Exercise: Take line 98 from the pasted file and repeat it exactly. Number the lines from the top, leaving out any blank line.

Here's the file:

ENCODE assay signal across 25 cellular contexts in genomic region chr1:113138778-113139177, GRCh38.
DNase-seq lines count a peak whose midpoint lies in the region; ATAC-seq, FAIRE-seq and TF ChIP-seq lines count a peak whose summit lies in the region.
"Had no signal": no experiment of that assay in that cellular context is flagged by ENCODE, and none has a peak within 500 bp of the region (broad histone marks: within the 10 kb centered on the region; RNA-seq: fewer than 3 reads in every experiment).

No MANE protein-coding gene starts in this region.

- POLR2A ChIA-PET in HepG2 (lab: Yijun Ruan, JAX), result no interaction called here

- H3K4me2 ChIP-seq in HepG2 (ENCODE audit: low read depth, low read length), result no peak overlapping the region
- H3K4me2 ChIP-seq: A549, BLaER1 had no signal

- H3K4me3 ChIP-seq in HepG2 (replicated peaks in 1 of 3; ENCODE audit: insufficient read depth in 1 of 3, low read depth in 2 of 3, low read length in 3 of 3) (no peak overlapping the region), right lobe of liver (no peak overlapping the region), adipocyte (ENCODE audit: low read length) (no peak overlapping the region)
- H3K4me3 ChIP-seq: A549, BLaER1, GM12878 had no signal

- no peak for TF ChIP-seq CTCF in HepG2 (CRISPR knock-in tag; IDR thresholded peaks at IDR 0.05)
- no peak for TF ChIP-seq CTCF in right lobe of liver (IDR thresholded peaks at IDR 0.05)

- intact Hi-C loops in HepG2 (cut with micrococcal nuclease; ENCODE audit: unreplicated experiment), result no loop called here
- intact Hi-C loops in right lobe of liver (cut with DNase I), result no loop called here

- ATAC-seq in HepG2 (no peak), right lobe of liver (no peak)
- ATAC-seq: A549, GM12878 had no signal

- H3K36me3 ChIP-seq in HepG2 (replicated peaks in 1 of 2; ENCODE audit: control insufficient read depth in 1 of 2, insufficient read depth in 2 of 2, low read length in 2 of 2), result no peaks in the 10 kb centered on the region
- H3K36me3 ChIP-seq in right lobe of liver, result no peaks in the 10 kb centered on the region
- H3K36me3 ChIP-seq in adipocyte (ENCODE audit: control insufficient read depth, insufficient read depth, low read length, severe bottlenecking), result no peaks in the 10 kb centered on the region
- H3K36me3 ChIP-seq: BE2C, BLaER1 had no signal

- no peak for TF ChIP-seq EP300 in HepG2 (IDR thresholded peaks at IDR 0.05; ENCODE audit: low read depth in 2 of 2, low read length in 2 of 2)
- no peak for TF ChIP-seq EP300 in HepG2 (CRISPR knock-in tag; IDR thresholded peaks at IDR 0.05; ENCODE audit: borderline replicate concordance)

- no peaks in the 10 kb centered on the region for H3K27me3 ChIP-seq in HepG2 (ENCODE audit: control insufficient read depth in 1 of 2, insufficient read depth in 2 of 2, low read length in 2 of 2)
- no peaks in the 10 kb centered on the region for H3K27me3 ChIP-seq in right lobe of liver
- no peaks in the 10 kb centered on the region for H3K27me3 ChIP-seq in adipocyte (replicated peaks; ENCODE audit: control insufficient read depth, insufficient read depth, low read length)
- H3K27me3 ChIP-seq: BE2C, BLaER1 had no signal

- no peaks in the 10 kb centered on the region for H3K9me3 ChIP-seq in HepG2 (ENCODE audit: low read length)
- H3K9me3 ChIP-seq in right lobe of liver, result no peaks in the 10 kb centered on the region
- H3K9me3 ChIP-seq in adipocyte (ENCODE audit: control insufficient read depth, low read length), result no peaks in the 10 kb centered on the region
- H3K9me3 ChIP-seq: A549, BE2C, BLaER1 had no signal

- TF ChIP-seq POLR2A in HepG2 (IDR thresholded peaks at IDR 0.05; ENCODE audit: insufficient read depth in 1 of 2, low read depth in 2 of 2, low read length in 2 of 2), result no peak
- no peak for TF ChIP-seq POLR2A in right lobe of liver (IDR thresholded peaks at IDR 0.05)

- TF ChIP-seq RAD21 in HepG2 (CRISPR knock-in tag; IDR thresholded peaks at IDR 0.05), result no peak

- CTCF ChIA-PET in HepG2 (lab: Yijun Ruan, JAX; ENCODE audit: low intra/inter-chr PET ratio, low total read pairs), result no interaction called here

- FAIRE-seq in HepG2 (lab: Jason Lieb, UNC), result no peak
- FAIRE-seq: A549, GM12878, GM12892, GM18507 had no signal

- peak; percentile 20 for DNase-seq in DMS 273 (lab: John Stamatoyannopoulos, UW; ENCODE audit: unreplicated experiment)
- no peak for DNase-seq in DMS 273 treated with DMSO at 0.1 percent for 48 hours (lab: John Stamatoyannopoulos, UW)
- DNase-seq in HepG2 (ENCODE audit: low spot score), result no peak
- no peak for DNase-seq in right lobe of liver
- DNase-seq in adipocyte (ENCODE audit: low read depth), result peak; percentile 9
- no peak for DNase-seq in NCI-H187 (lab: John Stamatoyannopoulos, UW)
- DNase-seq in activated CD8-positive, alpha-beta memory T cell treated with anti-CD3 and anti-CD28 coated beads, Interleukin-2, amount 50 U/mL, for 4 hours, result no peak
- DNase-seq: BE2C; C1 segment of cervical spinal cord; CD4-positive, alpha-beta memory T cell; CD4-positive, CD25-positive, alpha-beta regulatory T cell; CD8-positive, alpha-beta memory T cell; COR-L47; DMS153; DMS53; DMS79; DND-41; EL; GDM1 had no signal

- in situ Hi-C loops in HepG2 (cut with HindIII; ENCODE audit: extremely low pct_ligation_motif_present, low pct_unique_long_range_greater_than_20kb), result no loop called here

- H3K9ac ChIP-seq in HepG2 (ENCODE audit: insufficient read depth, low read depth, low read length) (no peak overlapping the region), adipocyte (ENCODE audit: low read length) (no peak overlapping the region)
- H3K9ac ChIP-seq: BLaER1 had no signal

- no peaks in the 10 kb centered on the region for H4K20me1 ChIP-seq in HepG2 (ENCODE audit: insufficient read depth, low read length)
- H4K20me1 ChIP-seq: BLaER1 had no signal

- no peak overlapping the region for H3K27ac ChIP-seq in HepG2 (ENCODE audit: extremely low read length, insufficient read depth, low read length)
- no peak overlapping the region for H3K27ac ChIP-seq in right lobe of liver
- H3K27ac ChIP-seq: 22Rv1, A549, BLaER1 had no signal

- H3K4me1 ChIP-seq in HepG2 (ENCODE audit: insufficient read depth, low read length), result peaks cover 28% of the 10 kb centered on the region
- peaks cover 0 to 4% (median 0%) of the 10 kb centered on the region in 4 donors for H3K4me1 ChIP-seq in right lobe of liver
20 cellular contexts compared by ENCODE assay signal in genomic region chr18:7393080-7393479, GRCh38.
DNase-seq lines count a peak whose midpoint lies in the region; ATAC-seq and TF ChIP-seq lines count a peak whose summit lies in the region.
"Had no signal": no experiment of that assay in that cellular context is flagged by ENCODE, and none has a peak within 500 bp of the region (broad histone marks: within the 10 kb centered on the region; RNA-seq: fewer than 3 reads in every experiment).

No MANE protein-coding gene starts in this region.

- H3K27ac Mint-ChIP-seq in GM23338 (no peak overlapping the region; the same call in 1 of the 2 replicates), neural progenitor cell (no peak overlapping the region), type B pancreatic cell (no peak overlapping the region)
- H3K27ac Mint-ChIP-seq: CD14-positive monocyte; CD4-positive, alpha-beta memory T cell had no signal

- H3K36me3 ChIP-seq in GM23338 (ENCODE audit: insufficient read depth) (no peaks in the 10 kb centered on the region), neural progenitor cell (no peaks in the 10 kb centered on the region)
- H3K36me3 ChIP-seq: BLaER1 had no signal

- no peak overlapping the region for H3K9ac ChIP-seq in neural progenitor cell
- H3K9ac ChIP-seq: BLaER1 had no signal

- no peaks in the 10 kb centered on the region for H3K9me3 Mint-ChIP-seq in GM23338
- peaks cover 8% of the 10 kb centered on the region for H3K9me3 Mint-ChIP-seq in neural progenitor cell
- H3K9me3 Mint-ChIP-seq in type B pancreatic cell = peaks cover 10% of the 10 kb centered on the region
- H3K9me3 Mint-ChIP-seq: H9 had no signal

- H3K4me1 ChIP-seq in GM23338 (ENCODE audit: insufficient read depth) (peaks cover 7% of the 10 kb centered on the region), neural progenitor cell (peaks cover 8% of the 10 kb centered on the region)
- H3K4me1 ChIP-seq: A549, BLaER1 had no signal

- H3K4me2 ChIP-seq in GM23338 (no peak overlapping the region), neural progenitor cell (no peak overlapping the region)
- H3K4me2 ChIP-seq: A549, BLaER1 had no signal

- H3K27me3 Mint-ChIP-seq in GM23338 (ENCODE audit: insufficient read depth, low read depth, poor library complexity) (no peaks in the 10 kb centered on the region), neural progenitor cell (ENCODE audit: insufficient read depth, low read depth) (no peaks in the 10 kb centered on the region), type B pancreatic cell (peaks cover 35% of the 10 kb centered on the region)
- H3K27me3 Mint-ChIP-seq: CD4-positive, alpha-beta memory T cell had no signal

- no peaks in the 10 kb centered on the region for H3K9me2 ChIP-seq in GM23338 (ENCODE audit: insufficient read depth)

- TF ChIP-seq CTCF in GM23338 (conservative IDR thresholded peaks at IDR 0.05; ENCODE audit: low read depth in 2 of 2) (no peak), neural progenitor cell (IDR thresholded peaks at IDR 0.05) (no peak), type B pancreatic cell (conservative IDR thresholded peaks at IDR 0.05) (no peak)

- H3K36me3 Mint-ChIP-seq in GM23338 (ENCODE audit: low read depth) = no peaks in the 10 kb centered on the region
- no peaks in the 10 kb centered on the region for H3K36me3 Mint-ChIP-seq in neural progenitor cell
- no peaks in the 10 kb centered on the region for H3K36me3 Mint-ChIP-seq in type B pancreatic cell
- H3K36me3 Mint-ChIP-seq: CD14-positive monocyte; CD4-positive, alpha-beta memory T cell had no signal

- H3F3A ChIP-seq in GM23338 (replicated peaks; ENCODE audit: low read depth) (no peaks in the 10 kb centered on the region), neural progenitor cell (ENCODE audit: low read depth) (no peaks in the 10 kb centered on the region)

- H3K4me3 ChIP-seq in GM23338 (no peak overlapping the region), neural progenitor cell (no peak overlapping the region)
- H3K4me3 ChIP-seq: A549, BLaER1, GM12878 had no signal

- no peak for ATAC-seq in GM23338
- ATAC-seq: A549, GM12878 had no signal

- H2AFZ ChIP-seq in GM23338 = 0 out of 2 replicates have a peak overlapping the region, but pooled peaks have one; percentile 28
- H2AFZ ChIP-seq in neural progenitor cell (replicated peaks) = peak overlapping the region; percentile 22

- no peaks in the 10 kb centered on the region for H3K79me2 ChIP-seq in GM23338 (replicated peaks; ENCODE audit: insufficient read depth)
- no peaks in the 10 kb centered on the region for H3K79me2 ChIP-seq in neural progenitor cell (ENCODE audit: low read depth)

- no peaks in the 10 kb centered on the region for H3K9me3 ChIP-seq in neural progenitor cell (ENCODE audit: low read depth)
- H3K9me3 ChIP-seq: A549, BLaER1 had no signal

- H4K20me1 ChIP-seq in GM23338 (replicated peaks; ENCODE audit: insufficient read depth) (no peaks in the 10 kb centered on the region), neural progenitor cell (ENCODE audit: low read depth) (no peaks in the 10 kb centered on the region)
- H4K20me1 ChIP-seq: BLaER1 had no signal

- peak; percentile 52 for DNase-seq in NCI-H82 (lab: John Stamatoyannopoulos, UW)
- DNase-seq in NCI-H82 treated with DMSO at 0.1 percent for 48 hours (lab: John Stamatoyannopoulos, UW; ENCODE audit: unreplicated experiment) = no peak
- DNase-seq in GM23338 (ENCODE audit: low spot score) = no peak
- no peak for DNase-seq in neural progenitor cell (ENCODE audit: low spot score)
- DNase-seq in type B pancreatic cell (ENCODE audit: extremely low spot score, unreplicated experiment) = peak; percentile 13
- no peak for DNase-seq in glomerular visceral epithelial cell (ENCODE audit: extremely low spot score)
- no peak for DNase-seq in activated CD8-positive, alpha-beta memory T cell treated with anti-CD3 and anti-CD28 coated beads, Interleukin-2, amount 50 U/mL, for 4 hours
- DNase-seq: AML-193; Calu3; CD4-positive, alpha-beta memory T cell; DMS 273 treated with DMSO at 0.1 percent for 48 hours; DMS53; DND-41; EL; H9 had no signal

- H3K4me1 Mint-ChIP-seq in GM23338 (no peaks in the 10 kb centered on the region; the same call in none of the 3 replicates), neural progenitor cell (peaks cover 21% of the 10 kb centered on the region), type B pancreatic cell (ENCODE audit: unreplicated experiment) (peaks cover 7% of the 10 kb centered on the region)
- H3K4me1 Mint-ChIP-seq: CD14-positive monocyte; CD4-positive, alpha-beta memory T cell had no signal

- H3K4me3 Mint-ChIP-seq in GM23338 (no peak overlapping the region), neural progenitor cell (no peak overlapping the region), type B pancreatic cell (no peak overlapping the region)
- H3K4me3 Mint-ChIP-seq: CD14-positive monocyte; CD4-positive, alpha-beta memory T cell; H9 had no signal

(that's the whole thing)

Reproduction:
- no peak for DNase-seq in glomerular visceral epithelial cell (ENCODE audit: extremely low spot score)